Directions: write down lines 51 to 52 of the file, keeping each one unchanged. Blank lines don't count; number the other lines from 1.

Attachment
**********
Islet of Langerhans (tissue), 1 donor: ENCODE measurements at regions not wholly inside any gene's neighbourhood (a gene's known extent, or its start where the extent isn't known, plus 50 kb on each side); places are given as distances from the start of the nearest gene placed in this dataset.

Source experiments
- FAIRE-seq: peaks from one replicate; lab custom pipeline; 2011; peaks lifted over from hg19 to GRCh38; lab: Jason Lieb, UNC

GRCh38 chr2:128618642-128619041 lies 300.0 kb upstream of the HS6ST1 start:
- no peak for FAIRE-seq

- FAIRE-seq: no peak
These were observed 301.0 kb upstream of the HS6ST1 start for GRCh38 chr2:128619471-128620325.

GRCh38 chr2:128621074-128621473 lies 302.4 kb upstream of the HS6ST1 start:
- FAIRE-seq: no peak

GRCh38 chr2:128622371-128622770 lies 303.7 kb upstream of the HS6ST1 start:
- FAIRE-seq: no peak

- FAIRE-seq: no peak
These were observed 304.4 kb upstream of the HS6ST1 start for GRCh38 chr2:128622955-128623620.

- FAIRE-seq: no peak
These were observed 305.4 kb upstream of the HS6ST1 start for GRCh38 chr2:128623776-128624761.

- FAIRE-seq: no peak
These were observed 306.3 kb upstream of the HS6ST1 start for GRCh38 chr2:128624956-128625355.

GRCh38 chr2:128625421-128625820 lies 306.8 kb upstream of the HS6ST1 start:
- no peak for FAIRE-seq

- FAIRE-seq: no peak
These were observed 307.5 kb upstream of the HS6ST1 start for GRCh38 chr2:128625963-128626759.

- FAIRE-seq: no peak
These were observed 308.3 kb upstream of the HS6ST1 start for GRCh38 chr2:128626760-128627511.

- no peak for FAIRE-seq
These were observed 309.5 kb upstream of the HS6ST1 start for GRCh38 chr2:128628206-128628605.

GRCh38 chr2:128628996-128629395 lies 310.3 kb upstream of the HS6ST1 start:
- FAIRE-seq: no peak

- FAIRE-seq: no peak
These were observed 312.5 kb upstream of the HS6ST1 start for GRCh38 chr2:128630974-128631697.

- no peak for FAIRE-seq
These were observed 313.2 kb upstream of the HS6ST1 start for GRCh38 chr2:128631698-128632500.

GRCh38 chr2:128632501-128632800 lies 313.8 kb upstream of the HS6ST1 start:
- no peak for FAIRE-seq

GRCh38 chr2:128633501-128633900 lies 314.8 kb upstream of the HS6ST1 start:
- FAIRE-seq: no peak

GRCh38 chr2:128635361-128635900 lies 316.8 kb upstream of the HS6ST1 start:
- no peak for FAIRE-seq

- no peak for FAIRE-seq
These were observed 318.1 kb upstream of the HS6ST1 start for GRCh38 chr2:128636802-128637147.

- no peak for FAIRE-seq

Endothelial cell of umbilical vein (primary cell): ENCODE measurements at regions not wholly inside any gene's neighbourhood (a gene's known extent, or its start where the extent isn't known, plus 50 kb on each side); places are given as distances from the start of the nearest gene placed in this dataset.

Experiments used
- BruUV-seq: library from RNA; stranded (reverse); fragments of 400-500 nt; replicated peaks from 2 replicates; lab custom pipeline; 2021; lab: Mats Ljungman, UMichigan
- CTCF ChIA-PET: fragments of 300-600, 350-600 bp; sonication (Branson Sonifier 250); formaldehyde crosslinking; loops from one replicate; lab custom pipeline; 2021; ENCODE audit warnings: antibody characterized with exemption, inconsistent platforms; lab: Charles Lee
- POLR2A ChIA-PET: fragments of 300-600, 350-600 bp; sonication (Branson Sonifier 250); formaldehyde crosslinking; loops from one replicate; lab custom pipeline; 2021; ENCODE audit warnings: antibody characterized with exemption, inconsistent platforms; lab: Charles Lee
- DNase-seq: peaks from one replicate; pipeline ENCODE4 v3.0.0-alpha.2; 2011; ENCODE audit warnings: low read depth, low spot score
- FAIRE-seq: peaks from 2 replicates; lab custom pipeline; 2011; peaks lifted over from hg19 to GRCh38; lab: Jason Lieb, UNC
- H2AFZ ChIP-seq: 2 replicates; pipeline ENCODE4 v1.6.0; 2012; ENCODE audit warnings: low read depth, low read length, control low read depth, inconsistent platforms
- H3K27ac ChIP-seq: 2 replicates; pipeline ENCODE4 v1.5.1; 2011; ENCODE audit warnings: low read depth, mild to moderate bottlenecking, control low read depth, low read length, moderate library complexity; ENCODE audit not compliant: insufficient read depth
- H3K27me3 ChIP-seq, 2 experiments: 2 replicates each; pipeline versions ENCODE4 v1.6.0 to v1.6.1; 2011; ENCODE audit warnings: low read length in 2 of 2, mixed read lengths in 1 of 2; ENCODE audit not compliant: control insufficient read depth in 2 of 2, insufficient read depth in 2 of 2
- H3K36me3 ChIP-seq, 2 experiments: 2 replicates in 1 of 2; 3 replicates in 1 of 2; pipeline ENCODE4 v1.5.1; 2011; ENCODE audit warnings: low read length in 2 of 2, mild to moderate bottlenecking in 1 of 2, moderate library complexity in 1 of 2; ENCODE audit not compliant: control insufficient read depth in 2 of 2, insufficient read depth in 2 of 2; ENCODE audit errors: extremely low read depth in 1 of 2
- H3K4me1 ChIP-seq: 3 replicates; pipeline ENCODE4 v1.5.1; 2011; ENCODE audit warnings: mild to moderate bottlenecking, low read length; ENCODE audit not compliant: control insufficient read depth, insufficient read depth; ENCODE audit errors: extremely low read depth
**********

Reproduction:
- H3K36me3 ChIP-seq, 2 experiments: 2 replicates in 1 of 2; 3 replicates in 1 of 2; pipeline ENCODE4 v1.5.1; 2011; ENCODE audit warnings: low read length in 2 of 2, mild to moderate bottlenecking in 1 of 2, moderate library complexity in 1 of 2; ENCODE audit not compliant: control insufficient read depth in 2 of 2, insufficient read depth in 2 of 2; ENCODE audit errors: extremely low read depth in 1 of 2
- H3K4me1 ChIP-seq: 3 replicates; pipeline ENCODE4 v1.5.1; 2011; ENCODE audit warnings: mild to moderate bottlenecking, low read length; ENCODE audit not compliant: control insufficient read depth, insufficient read depth; ENCODE audit errors: extremely low read depth